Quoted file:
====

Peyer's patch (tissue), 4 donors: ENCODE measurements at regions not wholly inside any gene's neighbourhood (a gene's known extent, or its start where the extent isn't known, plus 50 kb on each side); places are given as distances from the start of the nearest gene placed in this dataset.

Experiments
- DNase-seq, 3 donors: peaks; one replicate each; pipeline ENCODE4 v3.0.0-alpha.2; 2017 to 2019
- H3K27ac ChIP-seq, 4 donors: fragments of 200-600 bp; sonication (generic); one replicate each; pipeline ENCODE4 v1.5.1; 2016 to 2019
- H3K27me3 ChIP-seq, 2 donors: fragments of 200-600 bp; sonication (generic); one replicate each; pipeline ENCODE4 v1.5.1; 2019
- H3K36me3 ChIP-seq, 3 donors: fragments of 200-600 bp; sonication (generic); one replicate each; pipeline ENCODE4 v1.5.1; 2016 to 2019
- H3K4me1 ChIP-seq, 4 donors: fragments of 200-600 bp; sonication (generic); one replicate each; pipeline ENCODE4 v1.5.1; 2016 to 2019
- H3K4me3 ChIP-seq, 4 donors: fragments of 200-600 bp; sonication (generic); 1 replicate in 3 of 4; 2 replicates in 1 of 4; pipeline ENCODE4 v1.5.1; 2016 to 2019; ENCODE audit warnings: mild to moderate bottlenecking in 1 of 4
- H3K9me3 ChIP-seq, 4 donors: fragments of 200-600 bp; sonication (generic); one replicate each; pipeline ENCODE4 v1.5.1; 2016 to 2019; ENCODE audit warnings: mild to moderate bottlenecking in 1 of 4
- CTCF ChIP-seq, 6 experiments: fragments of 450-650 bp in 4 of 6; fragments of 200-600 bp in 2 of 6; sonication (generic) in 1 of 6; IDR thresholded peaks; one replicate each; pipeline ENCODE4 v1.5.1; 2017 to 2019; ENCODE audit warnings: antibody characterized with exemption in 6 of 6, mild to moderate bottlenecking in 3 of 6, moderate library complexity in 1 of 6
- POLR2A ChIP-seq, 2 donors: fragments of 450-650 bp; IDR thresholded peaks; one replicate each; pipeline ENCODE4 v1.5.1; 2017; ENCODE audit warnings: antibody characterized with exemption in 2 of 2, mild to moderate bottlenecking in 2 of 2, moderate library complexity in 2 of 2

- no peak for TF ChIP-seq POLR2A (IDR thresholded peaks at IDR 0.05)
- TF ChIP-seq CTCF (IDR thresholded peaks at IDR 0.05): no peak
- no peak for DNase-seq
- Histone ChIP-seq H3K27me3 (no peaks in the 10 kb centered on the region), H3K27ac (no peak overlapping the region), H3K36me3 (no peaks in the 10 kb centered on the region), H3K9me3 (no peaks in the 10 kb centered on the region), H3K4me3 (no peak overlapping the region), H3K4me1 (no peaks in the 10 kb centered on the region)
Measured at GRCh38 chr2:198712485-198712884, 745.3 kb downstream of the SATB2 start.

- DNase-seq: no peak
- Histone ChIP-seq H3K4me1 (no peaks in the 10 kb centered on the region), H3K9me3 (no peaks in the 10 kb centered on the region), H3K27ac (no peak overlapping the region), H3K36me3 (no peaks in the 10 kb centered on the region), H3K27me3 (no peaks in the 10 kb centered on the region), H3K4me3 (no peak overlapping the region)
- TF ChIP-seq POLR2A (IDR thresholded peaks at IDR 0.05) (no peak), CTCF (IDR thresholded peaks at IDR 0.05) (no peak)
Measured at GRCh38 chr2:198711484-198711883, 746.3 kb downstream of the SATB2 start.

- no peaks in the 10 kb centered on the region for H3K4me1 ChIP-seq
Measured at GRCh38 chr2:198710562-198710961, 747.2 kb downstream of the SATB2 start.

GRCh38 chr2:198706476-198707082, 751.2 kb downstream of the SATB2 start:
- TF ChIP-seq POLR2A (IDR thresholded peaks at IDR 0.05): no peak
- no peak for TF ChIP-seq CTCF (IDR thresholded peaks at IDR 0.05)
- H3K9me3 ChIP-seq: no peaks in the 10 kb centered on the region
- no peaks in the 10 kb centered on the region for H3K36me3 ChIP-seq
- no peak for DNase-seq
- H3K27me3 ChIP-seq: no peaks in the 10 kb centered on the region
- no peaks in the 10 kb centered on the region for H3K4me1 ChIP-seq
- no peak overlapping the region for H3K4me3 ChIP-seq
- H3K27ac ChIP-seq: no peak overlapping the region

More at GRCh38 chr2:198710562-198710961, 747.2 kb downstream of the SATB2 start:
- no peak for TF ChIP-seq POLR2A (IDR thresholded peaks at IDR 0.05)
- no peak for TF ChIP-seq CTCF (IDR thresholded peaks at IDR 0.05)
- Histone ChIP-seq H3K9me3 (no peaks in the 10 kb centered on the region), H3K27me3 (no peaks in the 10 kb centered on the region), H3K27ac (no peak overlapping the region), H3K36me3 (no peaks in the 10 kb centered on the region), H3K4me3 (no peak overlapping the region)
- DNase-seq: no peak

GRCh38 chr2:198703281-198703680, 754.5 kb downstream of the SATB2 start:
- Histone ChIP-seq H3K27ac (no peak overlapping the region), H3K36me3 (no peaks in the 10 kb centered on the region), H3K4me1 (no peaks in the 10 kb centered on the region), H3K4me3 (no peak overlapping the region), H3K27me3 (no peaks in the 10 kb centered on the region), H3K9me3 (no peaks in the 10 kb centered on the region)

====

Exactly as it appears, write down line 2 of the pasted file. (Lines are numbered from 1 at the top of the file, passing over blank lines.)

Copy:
Experiments